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So you're a frequent flyer, buyer or partisan voter? It's about tribal loyalties

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Speak to any expert on brand loyalty and they’ll tell you that making an emotional connection with customers is the secret sauce that can lead to significant commercial success.

It’s the intangible X factor that makes us enter the shopping centre and turn left to do our grocery shopping at one supermarket giant instead of turning right to another supermarket giant.

Qantas Group CEO Alan Joyce announcing the $25 million overhaul of its frequent flyer program on Thursday. Credit:AAP

And it’s what makes us book a flight with our preferred airline even though the time doesn’t work or the price is a bit higher than another.

Does that sounds like you? If it does, you’re one of the 5 per cent of people for whom staying loyal to a brand really matters. And at that level, it’s probably more accurate to call it tribalism than loyalty.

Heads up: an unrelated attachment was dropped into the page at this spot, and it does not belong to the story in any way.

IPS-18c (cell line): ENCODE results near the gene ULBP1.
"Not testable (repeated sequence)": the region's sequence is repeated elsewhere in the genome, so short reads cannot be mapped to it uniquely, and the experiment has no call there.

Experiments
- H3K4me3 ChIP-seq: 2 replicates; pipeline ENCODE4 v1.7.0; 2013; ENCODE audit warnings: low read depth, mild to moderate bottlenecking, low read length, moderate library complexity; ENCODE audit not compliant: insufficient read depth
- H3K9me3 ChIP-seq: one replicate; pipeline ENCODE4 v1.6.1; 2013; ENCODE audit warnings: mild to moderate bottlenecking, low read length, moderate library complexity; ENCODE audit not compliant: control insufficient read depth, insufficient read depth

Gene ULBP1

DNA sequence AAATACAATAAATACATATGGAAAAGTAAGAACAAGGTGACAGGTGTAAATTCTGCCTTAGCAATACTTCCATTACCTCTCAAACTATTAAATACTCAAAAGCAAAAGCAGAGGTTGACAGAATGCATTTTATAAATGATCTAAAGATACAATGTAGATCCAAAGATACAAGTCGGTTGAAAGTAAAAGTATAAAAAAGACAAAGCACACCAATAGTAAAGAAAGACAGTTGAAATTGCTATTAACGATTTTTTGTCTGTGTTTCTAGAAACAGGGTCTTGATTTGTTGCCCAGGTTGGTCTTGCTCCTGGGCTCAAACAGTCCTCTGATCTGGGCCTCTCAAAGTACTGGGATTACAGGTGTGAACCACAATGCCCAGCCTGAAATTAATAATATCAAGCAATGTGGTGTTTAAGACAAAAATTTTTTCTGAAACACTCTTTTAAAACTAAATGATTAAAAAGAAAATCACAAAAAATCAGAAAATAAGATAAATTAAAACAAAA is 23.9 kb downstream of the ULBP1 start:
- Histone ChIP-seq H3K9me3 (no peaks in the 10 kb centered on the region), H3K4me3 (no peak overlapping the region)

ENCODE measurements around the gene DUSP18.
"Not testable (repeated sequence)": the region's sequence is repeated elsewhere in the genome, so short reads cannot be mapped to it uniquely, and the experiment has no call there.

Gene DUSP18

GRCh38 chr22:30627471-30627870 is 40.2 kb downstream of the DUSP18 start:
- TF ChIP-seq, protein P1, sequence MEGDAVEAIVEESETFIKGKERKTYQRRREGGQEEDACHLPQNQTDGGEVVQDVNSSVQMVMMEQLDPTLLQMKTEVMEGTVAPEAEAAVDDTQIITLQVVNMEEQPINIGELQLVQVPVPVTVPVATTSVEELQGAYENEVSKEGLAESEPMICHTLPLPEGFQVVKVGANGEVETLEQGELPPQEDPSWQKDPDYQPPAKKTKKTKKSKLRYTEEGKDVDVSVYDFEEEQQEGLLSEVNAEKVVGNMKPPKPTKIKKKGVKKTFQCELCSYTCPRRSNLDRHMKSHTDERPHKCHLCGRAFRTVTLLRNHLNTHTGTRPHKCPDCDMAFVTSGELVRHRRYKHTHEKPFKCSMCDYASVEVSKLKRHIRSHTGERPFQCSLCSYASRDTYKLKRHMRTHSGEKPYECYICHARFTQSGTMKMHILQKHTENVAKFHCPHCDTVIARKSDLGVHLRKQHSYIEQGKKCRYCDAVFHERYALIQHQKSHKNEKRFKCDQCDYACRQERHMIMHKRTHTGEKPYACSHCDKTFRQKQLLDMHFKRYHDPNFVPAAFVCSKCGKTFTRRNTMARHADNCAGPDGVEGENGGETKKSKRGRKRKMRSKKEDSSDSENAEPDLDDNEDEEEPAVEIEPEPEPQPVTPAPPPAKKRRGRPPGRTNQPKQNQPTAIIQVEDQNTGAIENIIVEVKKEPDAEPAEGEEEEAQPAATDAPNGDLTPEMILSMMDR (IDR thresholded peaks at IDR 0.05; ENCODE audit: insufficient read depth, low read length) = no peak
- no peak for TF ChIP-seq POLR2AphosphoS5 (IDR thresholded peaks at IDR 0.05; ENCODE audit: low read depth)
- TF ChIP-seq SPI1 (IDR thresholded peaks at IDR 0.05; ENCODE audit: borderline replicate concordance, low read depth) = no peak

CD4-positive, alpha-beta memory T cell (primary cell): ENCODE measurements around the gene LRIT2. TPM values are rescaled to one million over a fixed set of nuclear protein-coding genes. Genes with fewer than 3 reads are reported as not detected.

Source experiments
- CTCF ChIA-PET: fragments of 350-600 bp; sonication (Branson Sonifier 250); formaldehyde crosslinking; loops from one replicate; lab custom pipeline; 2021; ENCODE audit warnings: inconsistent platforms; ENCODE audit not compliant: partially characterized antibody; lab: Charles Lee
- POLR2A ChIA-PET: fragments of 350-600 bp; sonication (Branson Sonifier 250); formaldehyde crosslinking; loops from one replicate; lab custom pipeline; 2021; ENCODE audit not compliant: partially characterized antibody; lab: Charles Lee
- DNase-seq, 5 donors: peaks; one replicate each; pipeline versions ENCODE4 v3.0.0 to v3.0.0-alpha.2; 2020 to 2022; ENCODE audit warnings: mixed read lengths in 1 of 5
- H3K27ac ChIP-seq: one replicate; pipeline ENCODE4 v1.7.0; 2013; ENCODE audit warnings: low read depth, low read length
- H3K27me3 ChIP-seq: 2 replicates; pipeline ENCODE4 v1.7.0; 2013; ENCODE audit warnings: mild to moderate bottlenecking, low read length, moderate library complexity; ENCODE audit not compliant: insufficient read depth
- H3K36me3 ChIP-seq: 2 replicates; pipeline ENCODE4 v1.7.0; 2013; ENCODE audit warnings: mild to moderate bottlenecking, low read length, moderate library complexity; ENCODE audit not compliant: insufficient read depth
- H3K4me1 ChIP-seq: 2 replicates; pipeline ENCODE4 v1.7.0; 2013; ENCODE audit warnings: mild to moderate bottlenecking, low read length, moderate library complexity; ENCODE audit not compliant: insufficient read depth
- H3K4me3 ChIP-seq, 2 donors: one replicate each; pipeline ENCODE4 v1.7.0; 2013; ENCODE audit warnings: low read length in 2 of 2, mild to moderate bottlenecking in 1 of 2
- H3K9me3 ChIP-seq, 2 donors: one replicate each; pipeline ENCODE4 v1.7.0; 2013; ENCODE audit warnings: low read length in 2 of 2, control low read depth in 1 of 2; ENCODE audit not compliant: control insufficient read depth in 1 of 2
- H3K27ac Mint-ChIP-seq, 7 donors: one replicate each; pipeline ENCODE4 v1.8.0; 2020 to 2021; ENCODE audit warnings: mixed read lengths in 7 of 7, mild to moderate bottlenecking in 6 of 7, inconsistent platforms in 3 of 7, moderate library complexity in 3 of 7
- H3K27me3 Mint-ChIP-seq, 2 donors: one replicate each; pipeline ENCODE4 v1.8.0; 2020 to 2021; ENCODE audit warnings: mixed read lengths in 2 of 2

There’s a big myth around the impact of loyalty programs, probably because they’re so prominent in the marketing strategies of our retailers. Programs such as Qantas Frequent Flyer, Woolworths Rewards, FlyBuys and Virgin Velocity are an entrenched and mainstream feature of those businesses’ offer to customers.

The Woolworths Rewards card in action.

Their memberships are in the millions, but their commercial influence is........

© Brisbane Times